WUHAN, China -- No.5 seed Petra Kvitova of the Czech Republic, twice a winner of the Dongfeng Motor Wuhan Open, started her quest for a third title in five years with a 6-3, 6-4 victory over Aleksandra Krunic of Serbia in the second round on Tuesday.
Kvitova was the inaugural champion in Wuhan in 2014 and doubled up with another trophy in 2016. The Czech, though, had lost her only previous meeting with Krunic, as the Serb claimed a stunning upset in the third round of the US Open in 2014. However, Kvitova avenged that loss with the Wuhan win in one hour and 20 minutes.
"Definitely, I'm very satisfied how I played today," Kvitova told the press, after the match. "I lost to her the last time we played. She is playing a little bit unusual than the other players. I knew it will be difficult. But my serve helped me a lot today. I was very pleased with that. I think I really kept everything what I had to, played aggressive, but not too much risk."
"When you are coming somewhere where you know you played well before, it's always easier for the mind," Kvitova continued. The Czech star improved her lifetime Wuhan record to 13-2 after the victory over Krunic.
The high-octane game that brought Kvitova two Grand Slam titles and a career-high World No.2 ranking was in full effect, as the Czech grabbed hold of the match by slamming 34 winners, including 13 aces, which were countered by 32 unforced errors. Krunic had six winners to 10 unforced errors during the clash.
In the third round, Kvitova will take on Anastasia Pavlyuchenkova of Russia, who eliminated No.12 seed and last week's Seoul titlist Kiki Bertens of the Netherlands, 6-4, 6-2, earlier on Thursday.
Kvitova got off to a brilliant start, breaking Krunic for 2-0 and firing forehand winners for fun to hold for 3-0. Krunic held for 3-1 and had a chance to claim the break back in the following game after a double fault by the Czech queued up break point, but Kvitova found her way out of trouble, blasting an ace for 4-1.
Kvitova continued to play exceptional tennis, claiming a second break for a 5-1 lead after crushing a forehand crosscourt winner, which was set up by a scintillating forehand crosscourt return. Serving for the set, though, Kvitova played her worst game to date, as Krunic broke at love, wrapping up that game with a lovely backhand dropshot winner.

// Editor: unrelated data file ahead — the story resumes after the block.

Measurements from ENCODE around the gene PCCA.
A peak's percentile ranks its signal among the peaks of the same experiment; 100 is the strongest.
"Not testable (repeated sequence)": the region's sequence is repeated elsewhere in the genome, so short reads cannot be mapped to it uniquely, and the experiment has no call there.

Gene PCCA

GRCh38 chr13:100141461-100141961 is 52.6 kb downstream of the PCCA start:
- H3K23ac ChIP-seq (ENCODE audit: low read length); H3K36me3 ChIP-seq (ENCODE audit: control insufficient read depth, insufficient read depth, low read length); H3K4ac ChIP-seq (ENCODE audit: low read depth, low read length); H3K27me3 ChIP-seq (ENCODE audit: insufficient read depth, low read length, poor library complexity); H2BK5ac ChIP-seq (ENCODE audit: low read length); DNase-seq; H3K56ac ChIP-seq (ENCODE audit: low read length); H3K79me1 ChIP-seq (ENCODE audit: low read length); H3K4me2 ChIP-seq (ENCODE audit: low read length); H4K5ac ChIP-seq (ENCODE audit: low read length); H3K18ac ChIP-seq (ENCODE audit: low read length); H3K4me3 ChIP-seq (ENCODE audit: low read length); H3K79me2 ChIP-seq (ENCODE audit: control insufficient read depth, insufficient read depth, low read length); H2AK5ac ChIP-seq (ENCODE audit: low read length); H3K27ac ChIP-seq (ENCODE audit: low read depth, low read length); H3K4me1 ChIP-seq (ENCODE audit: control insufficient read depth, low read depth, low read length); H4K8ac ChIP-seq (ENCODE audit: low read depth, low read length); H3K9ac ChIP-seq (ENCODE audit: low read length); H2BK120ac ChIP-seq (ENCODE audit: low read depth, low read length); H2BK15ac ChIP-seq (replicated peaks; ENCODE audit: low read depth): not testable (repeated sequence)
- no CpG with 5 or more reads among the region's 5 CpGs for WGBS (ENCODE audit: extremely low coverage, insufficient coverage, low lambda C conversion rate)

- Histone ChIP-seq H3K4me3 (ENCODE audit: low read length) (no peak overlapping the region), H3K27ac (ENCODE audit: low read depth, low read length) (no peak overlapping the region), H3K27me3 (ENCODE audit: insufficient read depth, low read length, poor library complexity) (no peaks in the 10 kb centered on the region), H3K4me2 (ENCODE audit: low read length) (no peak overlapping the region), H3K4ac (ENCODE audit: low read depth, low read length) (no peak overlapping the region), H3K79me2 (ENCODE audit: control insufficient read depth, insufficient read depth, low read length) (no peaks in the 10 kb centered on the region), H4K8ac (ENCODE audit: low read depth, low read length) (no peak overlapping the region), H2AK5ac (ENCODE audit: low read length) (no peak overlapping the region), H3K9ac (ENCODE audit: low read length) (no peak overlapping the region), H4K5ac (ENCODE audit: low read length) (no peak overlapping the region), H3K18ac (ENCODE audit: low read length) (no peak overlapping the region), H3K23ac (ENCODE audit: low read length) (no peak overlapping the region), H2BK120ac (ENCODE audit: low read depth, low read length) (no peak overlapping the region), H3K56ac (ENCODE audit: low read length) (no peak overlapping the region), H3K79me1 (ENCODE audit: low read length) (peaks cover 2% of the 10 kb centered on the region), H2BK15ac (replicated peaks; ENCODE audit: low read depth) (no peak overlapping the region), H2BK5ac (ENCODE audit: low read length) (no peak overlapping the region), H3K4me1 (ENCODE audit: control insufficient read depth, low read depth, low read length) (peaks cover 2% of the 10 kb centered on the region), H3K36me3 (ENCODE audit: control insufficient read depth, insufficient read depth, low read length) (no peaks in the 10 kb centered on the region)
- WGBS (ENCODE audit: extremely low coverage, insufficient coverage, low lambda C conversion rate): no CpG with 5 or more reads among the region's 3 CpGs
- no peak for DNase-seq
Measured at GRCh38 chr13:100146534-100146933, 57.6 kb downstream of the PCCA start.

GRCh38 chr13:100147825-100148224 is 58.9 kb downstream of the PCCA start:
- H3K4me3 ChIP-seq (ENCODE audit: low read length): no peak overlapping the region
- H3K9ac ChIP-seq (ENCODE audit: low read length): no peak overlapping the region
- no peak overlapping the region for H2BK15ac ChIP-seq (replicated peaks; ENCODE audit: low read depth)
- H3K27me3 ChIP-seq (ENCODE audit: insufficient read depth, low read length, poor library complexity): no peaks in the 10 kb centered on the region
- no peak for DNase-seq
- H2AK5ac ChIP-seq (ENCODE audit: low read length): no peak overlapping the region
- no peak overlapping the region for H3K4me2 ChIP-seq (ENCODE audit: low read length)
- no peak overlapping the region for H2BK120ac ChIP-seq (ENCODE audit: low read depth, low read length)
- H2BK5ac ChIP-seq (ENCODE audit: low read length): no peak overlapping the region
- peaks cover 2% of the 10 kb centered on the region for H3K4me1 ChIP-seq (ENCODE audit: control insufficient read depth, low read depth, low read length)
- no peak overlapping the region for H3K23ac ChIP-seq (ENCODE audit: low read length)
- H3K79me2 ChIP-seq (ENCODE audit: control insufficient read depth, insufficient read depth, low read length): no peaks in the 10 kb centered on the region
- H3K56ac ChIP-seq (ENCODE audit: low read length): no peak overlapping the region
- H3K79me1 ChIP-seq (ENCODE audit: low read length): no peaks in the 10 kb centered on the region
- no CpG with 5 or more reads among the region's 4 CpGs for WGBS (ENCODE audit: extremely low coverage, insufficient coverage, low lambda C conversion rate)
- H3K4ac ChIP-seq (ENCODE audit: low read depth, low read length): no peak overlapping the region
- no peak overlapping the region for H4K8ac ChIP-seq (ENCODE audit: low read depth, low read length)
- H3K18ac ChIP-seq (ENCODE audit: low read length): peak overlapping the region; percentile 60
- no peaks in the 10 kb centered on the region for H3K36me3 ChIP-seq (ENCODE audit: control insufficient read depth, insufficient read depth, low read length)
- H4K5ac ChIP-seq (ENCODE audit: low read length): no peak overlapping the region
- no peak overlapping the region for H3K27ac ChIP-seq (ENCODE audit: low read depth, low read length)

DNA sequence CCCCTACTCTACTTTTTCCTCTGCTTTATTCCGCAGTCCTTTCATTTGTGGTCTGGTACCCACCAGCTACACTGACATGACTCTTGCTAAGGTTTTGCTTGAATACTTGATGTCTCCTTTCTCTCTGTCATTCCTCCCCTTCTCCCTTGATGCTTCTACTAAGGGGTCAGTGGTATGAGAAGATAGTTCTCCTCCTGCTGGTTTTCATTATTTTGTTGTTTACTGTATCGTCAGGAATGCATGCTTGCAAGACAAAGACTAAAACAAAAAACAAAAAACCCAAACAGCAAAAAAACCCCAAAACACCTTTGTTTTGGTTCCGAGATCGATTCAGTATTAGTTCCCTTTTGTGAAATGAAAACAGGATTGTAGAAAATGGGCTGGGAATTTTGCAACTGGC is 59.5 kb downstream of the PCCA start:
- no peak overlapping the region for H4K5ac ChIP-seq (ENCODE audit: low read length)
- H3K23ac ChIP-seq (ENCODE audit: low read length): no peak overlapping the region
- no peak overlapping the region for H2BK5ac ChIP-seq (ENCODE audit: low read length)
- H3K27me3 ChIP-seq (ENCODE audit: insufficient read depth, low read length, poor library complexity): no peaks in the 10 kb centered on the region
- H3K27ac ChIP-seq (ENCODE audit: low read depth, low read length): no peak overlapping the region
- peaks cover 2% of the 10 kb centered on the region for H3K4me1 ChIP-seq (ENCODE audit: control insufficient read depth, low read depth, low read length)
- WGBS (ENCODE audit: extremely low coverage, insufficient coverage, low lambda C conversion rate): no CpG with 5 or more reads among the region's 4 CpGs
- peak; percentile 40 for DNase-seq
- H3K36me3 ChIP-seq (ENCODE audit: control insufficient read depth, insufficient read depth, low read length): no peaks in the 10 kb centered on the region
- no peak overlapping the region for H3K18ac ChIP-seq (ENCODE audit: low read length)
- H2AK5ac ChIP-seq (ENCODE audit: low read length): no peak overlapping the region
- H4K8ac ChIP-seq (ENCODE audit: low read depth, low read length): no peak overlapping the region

Krunic held for 5-3, putting the pressure squarely back on Kvitova, but this time, the two-time Wimbledon champion was up to the task. The Czech slammed a forehand winner to bring up triple set point, and closed out the opening set with an ace. Kvitova had 14 winners to Krunic’s five in the opening frame.
In the second set, both players held serve comfortably through 3-3. But in that game, Krunic found herself in danger on serve as Kvitova used deep backhands and powerful returns to reach double break point. The Czech then started misfiring on return to send the game back to deuce, but she clinched a third break point, and converted it with a forehand winner.
Now up a break, Kvitova rolled through the next game, holding serve at love and putting her one game away from victory. Serving for the match at 5-4, the Czech saw her first two match points come and go after forehand miscues, but one huge serve brought up a third match point, and another huge serve converted it, sealing another third-round showing in Wuhan for the World No.5.
"I do think the level of the players is pretty close," Kvitova said, when asked about the current depth on the WTA. "It really doesn't matter what kind of rank it is. In those matches, I think it's about one, two points sometimes when you have a breakpoint or you save the breakpoint or whatever. That's making differences in the end."
"I think that everyone is just getting fitter," Kvitova added. "They can play forever. It's just the small differences which you win or lose."